It was a windy winter day in Yellowstone National Park. I was just at the edge of an outcropping of trees when winds whipped up a small white-out. As sat watching there emerged this lone Bison. As he kept strolling toward me, I composed this image. I converted to B&W and found that I liked it.
Specific Feedback Requested
Any insights and perspectives would be appreciated.
Is this a composite: No
Canon EOS 1D X Mark III
Lens - Sigma 160-600mm (this image 600mm)
Excellent portraiture of this snow laden bison, Michael. The B&W presentation was a perfect choice too…
This brought back a fond and also scary encounter I had eye to eye with one of these guys during spring weather years ago. While photographing a area I failed to see the approaching herd. It was in the Mormon Row area…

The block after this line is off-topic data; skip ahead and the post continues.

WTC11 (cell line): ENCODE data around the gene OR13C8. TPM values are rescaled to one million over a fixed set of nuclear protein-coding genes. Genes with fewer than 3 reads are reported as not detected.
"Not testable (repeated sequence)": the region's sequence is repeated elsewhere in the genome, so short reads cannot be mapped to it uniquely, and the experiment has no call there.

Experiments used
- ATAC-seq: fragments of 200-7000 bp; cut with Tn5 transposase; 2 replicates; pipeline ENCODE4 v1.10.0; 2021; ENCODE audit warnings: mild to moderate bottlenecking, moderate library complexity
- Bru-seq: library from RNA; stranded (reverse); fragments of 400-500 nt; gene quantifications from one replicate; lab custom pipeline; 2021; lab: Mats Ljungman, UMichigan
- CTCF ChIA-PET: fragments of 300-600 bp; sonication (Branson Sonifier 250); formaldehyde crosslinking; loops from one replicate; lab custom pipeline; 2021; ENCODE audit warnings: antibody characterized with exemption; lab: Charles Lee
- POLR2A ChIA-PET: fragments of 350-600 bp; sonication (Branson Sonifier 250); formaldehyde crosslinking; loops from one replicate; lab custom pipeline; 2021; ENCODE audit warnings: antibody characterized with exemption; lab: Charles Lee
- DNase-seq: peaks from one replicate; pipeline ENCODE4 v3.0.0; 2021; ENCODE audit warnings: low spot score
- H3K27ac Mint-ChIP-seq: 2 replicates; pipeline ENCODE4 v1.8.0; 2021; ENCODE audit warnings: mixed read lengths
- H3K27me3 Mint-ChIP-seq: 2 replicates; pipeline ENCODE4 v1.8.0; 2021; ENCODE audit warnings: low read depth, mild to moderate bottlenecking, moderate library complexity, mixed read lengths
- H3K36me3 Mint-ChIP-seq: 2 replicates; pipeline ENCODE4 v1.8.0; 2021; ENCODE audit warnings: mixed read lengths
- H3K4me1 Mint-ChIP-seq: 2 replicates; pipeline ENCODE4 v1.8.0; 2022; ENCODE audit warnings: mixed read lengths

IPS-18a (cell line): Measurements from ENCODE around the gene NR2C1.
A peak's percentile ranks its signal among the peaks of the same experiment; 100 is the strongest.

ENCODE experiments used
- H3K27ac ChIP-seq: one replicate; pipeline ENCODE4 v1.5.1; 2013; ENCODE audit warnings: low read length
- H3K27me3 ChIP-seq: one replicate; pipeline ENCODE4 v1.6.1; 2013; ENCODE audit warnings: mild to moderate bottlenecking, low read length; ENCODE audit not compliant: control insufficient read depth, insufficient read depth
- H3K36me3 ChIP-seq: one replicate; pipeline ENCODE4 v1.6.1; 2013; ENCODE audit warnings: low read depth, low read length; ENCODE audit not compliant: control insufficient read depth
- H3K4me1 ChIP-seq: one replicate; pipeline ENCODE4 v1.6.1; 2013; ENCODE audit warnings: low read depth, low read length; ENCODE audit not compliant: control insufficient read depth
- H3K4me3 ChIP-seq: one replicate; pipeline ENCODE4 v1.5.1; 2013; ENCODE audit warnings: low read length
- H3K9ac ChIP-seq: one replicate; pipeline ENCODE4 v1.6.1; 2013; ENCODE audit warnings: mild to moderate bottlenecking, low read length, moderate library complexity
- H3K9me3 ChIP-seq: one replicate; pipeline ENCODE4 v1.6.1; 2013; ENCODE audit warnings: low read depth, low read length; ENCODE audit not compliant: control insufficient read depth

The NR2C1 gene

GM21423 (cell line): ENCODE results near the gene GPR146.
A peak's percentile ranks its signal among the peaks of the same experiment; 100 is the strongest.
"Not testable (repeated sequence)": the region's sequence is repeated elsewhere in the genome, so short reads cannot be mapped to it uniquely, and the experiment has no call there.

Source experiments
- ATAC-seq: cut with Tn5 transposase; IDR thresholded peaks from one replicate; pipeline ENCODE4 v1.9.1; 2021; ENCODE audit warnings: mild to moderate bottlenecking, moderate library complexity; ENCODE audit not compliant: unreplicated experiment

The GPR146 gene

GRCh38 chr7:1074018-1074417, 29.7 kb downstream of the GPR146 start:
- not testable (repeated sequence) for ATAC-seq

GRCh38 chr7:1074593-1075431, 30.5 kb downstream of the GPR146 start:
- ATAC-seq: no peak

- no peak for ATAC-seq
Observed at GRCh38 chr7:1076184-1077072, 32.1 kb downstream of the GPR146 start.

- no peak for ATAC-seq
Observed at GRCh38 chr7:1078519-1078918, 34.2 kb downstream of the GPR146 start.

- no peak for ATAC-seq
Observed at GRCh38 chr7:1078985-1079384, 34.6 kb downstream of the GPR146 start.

Michael, it’s a classic winter subject and an ideal subject for black and white, IMO. I like that you got one that looks sufficiently cold and frosty (the frozen fur provides some great texture) and big enough to look imposing.
I do think that one of the fun things about monochrome conversions is that they can be handled in any number of ways. I would opt for a for a higher contrast look here (in which the dark tones are bolder), so the bison pops against the background even more, but there are obviously a variety of directions one could go here.
Really like the head on pose and details in the Bison. It may be possible to extract some more details in the whites.
If you like you may add some canvas on both left and right side horizontally.
Great look at the majestic beast. I played with increasing the contrast and I like it as presented. Adding some space around the edges would work nicely, but it looks excellent as presented. Really well done.
Really nice!! Great composition on this; he fits just right into a vertical crop, and it emphasizes his shape. He is looking right at you, too.
I really like how you processed this. The blacks aren’t super dark, which is what some people suggested, but I think the way you did this gives a good feel for the cold wintry feel of the park.